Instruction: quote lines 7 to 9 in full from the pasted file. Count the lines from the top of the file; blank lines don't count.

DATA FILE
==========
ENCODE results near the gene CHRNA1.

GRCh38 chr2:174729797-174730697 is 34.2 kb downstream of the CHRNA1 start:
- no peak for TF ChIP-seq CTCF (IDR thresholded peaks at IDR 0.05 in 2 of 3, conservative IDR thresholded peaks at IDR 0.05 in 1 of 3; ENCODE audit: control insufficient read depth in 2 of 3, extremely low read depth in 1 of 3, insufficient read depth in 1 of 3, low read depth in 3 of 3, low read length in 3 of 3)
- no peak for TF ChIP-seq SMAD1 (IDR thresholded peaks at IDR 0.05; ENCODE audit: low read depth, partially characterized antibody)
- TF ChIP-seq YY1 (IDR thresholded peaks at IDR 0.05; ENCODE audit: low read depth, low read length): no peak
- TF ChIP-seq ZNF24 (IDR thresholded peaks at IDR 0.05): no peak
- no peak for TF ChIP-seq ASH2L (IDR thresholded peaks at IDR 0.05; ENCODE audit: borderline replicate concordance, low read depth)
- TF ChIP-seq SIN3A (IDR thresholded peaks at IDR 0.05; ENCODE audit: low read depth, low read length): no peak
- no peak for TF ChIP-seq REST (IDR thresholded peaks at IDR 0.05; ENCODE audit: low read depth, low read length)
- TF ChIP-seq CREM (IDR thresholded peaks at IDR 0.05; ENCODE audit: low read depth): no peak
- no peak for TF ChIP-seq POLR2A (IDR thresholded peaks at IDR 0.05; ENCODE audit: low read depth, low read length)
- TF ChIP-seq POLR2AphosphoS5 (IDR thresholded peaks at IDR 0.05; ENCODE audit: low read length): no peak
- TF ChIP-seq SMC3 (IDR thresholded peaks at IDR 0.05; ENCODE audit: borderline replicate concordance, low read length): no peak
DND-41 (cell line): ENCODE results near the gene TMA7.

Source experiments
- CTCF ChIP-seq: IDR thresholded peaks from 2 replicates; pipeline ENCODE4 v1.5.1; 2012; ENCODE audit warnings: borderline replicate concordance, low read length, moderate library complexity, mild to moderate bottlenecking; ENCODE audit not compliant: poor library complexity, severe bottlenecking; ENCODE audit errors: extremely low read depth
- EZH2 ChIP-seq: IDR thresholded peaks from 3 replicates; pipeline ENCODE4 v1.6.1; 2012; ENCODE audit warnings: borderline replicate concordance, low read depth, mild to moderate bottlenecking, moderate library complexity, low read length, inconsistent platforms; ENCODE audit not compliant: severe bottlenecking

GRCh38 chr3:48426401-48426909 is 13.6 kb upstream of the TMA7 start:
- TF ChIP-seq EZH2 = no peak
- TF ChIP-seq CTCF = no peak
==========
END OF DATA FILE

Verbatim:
- no peak for TF ChIP-seq ASH2L (IDR thresholded peaks at IDR 0.05; ENCODE audit: borderline replicate concordance, low read depth)
- TF ChIP-seq SIN3A (IDR thresholded peaks at IDR 0.05; ENCODE audit: low read depth, low read length): no peak
- no peak for TF ChIP-seq REST (IDR thresholded peaks at IDR 0.05; ENCODE audit: low read depth, low read length)